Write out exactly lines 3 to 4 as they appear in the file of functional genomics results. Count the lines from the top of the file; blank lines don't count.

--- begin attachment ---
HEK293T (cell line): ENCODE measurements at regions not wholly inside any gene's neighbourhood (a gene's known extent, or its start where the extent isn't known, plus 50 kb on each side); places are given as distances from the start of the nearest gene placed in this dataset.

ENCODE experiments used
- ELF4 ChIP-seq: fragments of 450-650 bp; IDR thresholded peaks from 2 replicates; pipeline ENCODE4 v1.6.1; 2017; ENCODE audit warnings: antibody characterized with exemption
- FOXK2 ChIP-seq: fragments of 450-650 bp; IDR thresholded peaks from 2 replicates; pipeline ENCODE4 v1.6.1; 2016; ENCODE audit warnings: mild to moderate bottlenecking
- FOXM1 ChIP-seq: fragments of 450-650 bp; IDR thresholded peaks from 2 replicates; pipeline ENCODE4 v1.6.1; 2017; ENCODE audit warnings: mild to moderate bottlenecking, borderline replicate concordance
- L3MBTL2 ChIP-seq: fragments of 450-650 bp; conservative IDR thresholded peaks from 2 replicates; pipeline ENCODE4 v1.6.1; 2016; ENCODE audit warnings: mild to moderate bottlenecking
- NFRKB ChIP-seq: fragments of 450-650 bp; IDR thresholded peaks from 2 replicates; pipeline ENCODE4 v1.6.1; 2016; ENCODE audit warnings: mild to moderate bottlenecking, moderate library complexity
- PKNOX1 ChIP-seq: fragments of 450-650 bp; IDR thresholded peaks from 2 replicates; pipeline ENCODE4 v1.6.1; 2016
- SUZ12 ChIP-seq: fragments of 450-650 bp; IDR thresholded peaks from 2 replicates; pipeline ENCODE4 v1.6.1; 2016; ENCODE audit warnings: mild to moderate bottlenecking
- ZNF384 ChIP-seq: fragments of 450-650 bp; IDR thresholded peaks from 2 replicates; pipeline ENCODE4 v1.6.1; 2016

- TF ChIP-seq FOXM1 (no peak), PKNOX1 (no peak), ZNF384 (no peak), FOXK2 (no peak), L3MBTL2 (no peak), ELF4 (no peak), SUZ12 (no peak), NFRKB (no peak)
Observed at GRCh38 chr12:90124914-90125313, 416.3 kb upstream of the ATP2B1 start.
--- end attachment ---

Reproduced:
- ELF4 ChIP-seq: fragments of 450-650 bp; IDR thresholded peaks from 2 replicates; pipeline ENCODE4 v1.6.1; 2017; ENCODE audit warnings: antibody characterized with exemption
- FOXK2 ChIP-seq: fragments of 450-650 bp; IDR thresholded peaks from 2 replicates; pipeline ENCODE4 v1.6.1; 2016; ENCODE audit warnings: mild to moderate bottlenecking